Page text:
post #15 of 21
Quote:
Originally Posted by braveheart123 View Post

I've had SW115 in the past and sold it just after a couple of weeks. The amp on that sub is very weak and specs are plain rubbish. Though it does get down to 18Hz. But who knows at what level of THD?

...^ +1

Klipsch, if you like horns, great speakers but if you like subwoofers, sucky subwoofers.
post #16 of 21
Quote:
Not arguing, I thought is was; reduce 6dB for every doubling of distance: 1m > 2m > 4m. Or a 12dB loss if going from 1m > 4m.

Yes I guess you are right. Um getting rusty here biggrin.gif
post #17 of 21
Quote:
Not arguing, I thought is was; reduce 6dB for every doubling of distance: 1m > 2m > 4m. Or a 12dB loss if going from 1m > 4m.

While that’s true, when comparing numbers everything else has to be consistent. One can’t take for granted that’s the case in many instances. 1m versus 2b wont necessarily give you the whole picture. Another little lesson I learned the hard way rolleyes.gif
post #18 of 21
Thread Starter 
post #19 of 21
Quote:
Originally Posted by braveheart123 View Post

Yes I guess you are right. Um getting rusty here biggrin.gif
The inverse square rule only applies outdoors. Indoors room modes contribute so much to the final result that it's incalculable, though a rule of thumb of a 3dB loss per doubling of distance is as good as any in determining your speaker needs.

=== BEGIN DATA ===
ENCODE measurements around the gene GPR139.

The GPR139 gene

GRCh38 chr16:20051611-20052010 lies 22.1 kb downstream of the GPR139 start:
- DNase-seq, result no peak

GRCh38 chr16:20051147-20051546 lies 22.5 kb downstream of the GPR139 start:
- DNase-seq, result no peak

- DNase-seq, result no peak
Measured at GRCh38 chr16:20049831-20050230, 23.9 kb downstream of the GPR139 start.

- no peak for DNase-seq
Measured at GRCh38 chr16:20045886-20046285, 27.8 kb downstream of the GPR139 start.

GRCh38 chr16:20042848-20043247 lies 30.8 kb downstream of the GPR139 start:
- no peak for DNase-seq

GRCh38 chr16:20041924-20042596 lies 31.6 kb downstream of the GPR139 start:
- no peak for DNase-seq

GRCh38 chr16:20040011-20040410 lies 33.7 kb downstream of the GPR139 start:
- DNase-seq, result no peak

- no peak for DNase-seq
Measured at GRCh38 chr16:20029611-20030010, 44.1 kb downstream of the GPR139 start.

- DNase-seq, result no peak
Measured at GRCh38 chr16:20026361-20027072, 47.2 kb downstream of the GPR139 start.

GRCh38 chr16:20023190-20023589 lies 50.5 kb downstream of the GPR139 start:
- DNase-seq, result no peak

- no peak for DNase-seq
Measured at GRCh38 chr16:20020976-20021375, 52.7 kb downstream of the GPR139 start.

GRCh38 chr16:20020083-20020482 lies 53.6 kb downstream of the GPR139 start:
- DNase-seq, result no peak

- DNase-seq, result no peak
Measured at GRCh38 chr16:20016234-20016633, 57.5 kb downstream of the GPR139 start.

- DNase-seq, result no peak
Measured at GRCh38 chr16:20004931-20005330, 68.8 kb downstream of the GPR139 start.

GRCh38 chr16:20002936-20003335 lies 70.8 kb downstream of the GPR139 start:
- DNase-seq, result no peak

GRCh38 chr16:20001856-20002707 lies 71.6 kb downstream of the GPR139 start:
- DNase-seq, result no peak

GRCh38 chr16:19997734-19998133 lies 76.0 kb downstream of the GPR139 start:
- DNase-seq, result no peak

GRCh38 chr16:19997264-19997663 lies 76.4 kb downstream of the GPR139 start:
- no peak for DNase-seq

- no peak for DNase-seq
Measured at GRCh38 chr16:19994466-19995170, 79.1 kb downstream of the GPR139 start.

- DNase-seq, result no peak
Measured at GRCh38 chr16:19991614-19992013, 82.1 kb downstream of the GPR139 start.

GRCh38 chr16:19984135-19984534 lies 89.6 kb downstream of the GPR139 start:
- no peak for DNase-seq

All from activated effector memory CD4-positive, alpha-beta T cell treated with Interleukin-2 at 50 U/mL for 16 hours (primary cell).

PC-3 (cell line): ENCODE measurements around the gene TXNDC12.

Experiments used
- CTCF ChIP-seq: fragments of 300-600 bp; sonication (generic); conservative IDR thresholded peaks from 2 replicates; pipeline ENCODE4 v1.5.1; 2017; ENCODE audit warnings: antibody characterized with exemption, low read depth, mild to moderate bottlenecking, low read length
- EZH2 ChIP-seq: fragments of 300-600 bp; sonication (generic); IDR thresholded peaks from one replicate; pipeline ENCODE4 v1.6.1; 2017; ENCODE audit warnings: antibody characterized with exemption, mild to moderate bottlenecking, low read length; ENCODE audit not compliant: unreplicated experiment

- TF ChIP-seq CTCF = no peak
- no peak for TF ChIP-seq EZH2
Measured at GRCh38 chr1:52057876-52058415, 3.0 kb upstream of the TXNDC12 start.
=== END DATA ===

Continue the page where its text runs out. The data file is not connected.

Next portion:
post #20 of 21
Quote:
Originally Posted by steve nn View Post

While that’s true, when comparing numbers everything else has to be consistent. One can’t take for granted that’s the case in many instances. 1m versus 2b wont necessarily give you the whole picture. Another little lesson I learned the hard way rolleyes.gif

Fortunately, since we all live in a perfect world, we don't have to deal with these inconveniences. tongue.gif
post #21 of 21
Quote:
Originally Posted by denizcell View Post

Thank you realy but i cant buy

My understanding, SVS can be found close by as they have some European distributorships. I apologize that I can't give you better information.